One of the only drawbacks to digital photography, compared with conventional film photography, is storage. It’s easy enough to carry a couple of spare films around with you, but if you have to carry a couple of spare Microdrives then things can quickly become expensive.
One alternative is to carry a laptop with you, but that’s extra hassle, weight and bulk; all things that photographers in the field could well do without. So there’s now a market for items such as this – small, portable storage devices that can copy images directly from memory cards and keep them safe until you get back to your PC.
The IC drive is surprisingly small and light, not much bulkier than your average disk-based MP3 player. It contains a 20GB hard drive and has slots for memory cards around the side. It connects to a host PC via a USB 2.0 cable (supplied).
Once charged (it has a built-in rechargeable battery and comes with a mains transformer), you can use it to copy images and other files from Compact Flash, Smart Media, Memory Stick, Secure Digital, MultiMedia Card, xD and Microdrive cards. There’s an LCD panel that tells you what’s going on, though it can’t show previews of your images.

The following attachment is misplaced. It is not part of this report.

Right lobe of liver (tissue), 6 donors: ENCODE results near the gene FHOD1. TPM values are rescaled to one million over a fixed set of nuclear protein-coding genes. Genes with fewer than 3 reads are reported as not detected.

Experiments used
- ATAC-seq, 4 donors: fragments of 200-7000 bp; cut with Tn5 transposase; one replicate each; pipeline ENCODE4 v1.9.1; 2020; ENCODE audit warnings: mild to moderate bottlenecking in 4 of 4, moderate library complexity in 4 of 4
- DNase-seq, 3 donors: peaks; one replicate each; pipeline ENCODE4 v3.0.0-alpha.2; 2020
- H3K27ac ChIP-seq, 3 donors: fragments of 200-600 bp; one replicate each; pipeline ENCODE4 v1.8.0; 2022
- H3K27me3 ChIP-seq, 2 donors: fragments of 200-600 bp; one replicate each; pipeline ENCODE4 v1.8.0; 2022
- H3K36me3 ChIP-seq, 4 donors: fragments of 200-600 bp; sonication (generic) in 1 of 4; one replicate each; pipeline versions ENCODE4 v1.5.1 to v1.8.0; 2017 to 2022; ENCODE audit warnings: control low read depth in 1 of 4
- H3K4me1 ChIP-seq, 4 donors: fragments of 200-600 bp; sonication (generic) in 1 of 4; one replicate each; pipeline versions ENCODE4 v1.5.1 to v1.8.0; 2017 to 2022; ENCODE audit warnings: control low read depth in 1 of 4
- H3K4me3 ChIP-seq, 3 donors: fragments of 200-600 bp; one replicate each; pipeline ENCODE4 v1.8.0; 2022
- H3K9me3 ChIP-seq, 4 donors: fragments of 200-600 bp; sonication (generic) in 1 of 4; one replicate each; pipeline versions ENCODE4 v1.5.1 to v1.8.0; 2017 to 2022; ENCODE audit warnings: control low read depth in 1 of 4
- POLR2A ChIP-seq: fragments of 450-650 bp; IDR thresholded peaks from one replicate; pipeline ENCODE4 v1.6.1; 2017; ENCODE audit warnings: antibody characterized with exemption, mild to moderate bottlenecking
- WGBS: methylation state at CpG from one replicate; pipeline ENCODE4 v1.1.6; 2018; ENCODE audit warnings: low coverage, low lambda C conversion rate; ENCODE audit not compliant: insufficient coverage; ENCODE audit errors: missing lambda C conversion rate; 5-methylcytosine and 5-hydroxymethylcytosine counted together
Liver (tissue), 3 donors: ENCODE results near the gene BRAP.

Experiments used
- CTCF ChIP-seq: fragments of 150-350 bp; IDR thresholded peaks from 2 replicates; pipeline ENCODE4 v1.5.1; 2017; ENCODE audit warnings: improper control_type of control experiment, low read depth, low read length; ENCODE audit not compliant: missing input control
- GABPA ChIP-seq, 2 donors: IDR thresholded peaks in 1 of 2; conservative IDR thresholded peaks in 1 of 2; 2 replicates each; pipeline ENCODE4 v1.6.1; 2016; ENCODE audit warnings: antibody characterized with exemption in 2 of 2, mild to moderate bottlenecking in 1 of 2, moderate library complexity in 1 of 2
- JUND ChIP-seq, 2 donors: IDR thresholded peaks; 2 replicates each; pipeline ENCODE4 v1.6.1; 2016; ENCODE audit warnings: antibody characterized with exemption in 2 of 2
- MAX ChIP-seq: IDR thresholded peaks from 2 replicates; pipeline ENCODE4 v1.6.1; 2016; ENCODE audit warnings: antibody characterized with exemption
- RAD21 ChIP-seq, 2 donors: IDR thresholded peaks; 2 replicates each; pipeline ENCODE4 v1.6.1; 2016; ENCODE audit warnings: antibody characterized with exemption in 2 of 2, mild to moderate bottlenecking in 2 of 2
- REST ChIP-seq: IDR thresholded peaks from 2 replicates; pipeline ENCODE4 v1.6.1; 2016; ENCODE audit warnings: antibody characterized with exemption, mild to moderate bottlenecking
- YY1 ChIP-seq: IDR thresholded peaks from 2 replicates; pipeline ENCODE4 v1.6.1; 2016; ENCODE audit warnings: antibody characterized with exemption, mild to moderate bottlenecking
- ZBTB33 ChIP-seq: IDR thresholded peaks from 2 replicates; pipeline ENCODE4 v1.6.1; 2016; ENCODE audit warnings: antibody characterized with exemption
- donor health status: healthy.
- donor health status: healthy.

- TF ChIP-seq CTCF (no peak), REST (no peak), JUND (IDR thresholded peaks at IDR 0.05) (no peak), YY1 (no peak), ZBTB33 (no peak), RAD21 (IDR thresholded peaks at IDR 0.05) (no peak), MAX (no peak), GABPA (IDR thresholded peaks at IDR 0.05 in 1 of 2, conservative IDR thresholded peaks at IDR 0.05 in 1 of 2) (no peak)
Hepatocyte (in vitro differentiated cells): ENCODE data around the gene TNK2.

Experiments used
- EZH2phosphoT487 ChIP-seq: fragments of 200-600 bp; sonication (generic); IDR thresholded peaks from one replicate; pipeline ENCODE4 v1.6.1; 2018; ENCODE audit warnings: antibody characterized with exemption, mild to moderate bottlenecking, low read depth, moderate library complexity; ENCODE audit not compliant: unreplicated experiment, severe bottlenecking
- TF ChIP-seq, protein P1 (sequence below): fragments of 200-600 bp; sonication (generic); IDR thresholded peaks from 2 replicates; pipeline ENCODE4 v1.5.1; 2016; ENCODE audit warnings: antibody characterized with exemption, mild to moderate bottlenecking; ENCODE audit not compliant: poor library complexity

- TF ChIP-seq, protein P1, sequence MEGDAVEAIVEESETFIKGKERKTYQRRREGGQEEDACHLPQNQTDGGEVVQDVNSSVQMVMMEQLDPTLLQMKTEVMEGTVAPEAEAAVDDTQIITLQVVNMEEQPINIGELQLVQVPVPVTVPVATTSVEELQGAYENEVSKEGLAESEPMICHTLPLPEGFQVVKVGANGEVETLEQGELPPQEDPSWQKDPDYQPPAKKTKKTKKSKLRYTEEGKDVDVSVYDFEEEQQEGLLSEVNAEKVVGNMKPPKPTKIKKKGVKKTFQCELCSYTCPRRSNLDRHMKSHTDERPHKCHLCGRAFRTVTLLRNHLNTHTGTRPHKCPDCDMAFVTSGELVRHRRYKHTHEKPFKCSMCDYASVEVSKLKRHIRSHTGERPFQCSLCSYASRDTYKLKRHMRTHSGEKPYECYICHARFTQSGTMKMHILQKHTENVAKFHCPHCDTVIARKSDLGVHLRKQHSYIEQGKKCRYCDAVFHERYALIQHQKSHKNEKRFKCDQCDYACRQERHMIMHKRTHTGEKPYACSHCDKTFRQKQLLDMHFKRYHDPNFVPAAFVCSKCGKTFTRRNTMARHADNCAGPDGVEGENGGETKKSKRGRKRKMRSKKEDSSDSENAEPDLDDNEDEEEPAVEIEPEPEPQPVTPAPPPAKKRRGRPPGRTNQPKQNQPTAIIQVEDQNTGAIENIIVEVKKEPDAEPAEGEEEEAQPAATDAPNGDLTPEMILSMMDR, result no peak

The unit’s firmware, which is upgradeable, is sensibly designed to minimise the chance of you deleting your files (unless you really want to). Once you’re back at your desk, you can plug the drive into Windows, Mac or Linux systems and access the files on it as you would any other removable drive.
It’s also possible to use the drive as a card-reader, leaving it attached to your PC and accessing any memory cards that happen to be plugged in. Finally, almost as an afterthought, there’s an MP3 player built-in. Headphones are supplied, but the drive’s battery will only last an hour or so in this mode, so it’s not really a significant feature.
We’re not convinced by use of a rechargeable battery – arguably it would be more sensible to have the unit powered by normal batteries, so that you can carry some around for an emergency. But otherwise there’s little to criticise here.
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